The simplification project initiated by the Division of Workers' Compensation in February has borne its first fruit with the adoption of a series of policy and procedure changes applicable to the processing of disputed cases and settlement agreements at its local offices.
The new policies and procedures were crafted by a committee which included all interested segments of the workers' compensation community, including claims administrators, applicant and defense attorneys, and representatives of the Division of Workers' Compensation and the Workers' Compensation Appeals Board. The committee is chaired by DWC Assistant Chief Mark Kahn.
The changes are designed to ensure better use of available calendar time and more timely review of proposed settlements.
Use of available calendar time will be improved by increasing accountability for cases being continued or taken off calendar, reassigning cases to available judges when the assigned judge cannot hear all his or her cases scheduled that day, and starting hearings and conferences at 8:30 a.m. rather than 9:00 a.m.
When cases are continued or taken off calendar, an order will issue and be served on all parties and their representatives -- the employer and employee, the insurer or third party administrator, the applicants' attorney and defense attorney, and any lien claimants -- which will clearly indicate who requested the delay and why, the position of the other parties, the ruling on the request and the basis for the ruling.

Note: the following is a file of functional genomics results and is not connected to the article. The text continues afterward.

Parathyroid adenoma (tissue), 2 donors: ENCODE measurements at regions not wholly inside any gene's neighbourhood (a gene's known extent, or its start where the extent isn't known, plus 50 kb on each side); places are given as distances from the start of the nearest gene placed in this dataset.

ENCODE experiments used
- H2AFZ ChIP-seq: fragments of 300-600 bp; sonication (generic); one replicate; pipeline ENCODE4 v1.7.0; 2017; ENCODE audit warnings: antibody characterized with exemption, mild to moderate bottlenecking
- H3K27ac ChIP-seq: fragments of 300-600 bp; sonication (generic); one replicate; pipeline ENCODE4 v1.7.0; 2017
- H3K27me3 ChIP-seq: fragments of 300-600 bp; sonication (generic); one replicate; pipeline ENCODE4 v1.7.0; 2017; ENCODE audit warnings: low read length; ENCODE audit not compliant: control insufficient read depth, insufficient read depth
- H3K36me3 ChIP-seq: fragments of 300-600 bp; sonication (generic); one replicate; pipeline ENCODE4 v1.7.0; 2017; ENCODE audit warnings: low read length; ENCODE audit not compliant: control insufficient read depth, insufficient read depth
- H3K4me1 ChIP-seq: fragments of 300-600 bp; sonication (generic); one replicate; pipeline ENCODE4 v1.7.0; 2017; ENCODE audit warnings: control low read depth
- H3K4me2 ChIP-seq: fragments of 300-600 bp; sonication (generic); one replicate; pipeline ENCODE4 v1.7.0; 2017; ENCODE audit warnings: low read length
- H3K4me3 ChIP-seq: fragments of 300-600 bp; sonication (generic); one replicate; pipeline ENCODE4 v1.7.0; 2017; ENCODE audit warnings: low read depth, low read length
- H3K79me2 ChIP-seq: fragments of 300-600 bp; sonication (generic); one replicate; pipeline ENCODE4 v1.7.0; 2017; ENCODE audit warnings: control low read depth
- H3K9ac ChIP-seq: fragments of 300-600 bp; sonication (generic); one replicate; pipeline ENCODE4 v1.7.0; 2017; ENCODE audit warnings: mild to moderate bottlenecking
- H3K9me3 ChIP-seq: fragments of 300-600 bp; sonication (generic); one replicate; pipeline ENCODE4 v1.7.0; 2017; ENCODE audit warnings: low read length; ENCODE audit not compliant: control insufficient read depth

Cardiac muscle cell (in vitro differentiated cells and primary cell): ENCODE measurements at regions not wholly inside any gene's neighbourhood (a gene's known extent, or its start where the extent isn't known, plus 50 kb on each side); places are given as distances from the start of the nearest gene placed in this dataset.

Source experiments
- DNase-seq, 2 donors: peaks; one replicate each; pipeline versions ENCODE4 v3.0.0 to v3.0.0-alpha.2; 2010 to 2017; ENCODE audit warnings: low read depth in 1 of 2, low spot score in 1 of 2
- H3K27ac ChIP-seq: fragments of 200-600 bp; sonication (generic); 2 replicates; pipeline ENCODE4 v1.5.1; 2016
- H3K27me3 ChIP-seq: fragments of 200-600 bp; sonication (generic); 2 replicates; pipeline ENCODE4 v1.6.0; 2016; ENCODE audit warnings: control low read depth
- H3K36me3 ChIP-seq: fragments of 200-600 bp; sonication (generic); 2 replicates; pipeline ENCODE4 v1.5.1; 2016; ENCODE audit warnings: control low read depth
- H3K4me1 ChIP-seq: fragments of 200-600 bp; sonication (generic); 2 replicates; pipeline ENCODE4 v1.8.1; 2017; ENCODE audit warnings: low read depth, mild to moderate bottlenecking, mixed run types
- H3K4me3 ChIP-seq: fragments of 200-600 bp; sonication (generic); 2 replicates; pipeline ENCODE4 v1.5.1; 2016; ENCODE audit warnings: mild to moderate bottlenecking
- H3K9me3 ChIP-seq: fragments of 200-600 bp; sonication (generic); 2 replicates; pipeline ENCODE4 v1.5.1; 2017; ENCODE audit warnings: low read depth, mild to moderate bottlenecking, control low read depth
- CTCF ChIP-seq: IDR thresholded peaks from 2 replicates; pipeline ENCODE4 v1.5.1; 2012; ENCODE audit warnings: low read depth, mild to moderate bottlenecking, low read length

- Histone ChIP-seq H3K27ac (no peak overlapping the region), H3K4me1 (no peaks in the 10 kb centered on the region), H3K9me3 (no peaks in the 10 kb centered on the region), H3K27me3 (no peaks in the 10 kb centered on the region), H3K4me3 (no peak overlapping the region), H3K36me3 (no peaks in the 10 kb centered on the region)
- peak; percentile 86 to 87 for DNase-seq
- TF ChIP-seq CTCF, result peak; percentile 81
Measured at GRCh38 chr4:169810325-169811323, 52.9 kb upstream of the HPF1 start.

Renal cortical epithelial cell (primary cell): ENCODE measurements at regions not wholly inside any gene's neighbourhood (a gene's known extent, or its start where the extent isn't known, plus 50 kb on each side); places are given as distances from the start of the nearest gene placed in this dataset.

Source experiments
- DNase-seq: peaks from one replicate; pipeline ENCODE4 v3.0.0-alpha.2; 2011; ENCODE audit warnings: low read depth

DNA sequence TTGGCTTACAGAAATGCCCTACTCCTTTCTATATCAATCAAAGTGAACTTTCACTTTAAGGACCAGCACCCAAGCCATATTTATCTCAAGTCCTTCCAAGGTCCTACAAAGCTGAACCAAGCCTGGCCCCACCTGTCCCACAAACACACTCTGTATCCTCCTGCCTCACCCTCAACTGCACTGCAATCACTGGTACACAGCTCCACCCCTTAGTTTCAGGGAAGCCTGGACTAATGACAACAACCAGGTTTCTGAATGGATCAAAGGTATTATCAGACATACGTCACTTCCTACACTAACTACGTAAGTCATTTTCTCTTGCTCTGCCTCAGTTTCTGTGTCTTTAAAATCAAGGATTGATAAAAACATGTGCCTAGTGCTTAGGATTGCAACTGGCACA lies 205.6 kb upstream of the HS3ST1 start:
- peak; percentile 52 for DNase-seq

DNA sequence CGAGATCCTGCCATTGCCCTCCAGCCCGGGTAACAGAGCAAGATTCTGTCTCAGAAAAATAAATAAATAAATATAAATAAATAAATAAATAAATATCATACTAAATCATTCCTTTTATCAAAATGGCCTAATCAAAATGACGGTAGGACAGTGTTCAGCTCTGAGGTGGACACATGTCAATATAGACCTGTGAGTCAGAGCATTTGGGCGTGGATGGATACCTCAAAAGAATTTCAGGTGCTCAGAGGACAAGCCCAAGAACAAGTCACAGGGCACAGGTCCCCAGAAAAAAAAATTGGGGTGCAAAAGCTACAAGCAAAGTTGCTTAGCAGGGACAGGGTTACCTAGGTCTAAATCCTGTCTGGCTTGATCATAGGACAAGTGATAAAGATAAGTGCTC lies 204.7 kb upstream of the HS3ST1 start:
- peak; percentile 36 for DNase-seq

Standards are set forth indicating when requests for continuances and orders taking a case off calendar should and should not be granted. For example, an attorney's calendar conflict is not good cause to permit a delay unless the attorney provided notice of the conflict within 10 days, permitting another case to be substituted. Likewise, failure to be prepared, or failure to have the requisite settlement authority, are not good cause to continue a case. Costs and sanctions will be assessed where appropriate.
Cases which cannot be heard by the assigned judge because the judge is engaged in another trial will now be referred to the Presiding Judge for possible reassignment to another judge who has the time to hear the case that day. Upon agreement, a case can be continued to another day when the originally assigned judge will be available, provided the order is served on all parties and representatives.
The change in procedures for approval of settlements will require communication in writing or by telephone of concerns about the adequacy of a proposed settlement before setting the issue for a hearing. If no response is received within 15 days, the matter will be added to the judge's regular calendar; if an inadequate response is received, an order setting forth the missing evidence and suspending action will issue and be served on all parties and their representatives, and a conference will be set within 30 days if the missing evidence is not received.
Also, each office will establish a "walk-through" settlement approval procedure to enable parties to obtain review and approval of settlements in one or two visits to the office. Each office will either provide for review by one or more judges throughout the week or at a special weekly calendar session.
The new procedures will take effect December 18, 1995.